There are many recipes for obtaining various color effects upon copper, some of which are expensive and difficult to handle, and others require considerable skill in their application. Some of the standard and easily applied (simple immersion) coloring solutions for use on copper are as follows:

No. 1. Antique or Oxidized Copper. Dissolve about one cubic inch of potassium sulphide in one pint of water, add six drops of ammonia, and apply to the copper; if the color is too dark add more water. When it is dry, polish with emery cloth in one direction only to relieve the color and bring out the design; then lacquer or wax.

No. 2. Another antique finish on copper that gives a more varigated color effect is as follows: In one pint of water dissolve one-fourth of a teaspoonful of barium sulphide. Clean the article thoroly and wash in cold water; while it is still wet apply the barium sulphide solution. Various results can be obtained by making the solution weaker or stronger. When it is dry finish by lacquering or waxing.

No. 3. Brown color on copper, shading to black according to strength of solution: in one pint of water dissolve five drachms of nitrate of iron.

No. 4. Potassium sulphide, three ounces; ammonia, one-half ounce; water, one gallon. Immerse the articles.

No. 5. Dark brown on copper: one pint of water, five drachms of nitrate of iron, and two drachms of potassium sulphoeyanide.

No. 6. Brown on copper: dissolve one ounce of sal ammoniac and one-third of an ounce of oxalate of potash in one-half pint of vinegar. Immerse and apply with a cloth.

No. 7. Dark brown: in one pint of water dissolve one ounce of sulphate of copper, one ounce of hyposulphate of soda, two drachms of hydrochloric acid.

No. 8. Red shading to brown, according to strength of solution : in one pint of water dissolve one drachm of pearl ash. and one drachm of sulphur.

No. 9. Red: one pint of water, two drachms of sulphide of arsenic, one ounce of pearl ash.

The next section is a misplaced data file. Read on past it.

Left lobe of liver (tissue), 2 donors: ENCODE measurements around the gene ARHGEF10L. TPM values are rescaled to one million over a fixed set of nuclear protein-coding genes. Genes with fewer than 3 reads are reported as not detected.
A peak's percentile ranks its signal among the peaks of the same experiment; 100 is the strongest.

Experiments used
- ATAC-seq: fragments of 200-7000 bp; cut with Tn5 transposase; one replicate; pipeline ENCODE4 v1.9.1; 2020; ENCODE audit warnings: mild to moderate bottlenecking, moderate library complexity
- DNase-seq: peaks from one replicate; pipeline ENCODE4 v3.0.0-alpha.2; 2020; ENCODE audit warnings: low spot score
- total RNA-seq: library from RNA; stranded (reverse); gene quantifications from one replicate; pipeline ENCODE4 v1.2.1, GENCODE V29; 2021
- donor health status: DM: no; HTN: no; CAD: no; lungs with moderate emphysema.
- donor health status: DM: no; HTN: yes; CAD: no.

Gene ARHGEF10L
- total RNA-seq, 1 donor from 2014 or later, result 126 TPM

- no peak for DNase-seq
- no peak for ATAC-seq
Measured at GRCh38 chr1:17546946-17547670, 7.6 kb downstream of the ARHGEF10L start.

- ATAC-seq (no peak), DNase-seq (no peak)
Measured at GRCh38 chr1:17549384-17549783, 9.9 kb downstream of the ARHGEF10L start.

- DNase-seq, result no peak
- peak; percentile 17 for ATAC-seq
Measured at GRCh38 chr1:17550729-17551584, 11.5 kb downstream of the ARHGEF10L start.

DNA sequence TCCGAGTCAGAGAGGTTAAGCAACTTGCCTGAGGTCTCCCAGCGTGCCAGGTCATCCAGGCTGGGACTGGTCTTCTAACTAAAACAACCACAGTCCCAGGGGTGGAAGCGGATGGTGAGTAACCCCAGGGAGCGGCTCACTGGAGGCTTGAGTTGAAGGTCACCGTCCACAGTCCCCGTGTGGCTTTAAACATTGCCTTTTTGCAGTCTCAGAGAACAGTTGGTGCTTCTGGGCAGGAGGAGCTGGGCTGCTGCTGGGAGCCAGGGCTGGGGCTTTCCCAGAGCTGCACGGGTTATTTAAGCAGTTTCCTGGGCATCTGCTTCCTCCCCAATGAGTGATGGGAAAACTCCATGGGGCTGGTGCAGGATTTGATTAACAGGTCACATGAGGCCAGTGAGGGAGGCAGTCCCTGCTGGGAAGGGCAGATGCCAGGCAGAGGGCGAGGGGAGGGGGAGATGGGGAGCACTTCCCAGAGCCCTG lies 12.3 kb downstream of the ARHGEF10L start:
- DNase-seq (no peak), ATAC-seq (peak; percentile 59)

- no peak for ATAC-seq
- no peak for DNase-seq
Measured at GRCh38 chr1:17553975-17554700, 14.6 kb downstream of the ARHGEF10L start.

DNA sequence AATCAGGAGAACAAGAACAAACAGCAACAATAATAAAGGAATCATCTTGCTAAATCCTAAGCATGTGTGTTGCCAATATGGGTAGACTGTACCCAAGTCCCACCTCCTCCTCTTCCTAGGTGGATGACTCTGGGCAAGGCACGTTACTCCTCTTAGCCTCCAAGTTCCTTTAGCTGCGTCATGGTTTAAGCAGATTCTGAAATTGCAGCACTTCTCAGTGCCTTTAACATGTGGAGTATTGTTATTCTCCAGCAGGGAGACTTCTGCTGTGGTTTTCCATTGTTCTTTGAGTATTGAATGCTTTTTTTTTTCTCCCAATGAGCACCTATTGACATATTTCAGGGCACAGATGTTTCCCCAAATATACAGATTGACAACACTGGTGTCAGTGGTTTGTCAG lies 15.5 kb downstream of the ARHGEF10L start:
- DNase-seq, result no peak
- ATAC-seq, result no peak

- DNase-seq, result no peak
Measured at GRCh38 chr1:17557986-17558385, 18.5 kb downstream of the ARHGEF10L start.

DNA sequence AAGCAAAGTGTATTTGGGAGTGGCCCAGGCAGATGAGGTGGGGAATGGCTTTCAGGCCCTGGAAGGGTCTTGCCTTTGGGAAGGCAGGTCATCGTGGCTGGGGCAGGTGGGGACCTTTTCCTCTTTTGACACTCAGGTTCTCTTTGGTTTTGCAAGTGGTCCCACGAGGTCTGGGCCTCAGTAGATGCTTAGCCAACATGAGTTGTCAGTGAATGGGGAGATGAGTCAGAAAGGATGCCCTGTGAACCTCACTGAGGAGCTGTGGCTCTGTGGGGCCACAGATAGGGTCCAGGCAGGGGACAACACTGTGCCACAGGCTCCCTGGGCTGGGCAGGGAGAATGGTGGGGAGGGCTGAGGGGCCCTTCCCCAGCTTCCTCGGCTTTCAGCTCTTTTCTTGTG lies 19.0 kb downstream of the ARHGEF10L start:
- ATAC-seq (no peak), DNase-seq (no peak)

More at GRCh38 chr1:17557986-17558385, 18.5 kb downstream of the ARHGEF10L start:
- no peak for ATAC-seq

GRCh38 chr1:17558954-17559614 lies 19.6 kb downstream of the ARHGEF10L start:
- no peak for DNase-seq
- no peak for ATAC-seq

No. 10. Steel gray: in one pint of water dissolve one drachm of chloride of arsenic. Bring the solution nearly to the boiling point and immerse the articles in it.

No. 11. Various colors may be obtained by means of the following solution: dissolve in one quart of water three hundred grains of acetate of lead, and six hundred grains of hyposulphite of soda. After the solution is dissolved, heat to the boiling point and immerse the articles. The first color produced is gray, continued baths will produce violet, maroon, red, and finally steel blue.

No. 12. There is also the very interesting method of coloring copper by heat. In this method no chemicals of any kind are used; all that is necessary is that the metal shall be perfectly clean and that it be slowly passed to and fro thru a blue gas flame, such as is obtained from a bunsen burner or any ordinary gas stove. It is also possible to get results from other heating methods such as a clear hard coal fire, but the trouble with such methods is that the article is very liable to get smoked. The colors obtained by the heat method come in this order if it is done slowly: First, orange red; Second, bluish purple; Third, brassy color; Fourth, dark red; Fifth, deep purple; Sixth, iridescent; Seventh, chestnut color. The first two colors partially come off when the lacquer or wax is applied. All the others are permanent if they are lacquered or waxed. The lacquer is applied as soon as the article is cold, the wax while it is still warm. Care must be taken when obtaining the chestnut color not to pass it into the flame any more when the chestnut color begins to come, because if the chestnut color is carried too far the color will flake off and the entire process of cleaning and coloring will have to be repeated.

No. 13. For a dead black finish on copper immerse in this solution: water, five quarts; one-fourth pound sulphate of potassium; two ounces of concentrated spirits of sal ammoniac.

No. 14. A steel gray dipping solution for copper is as follows: dissolve four ounces of muriate of arsenic in two quarts water. Use hot.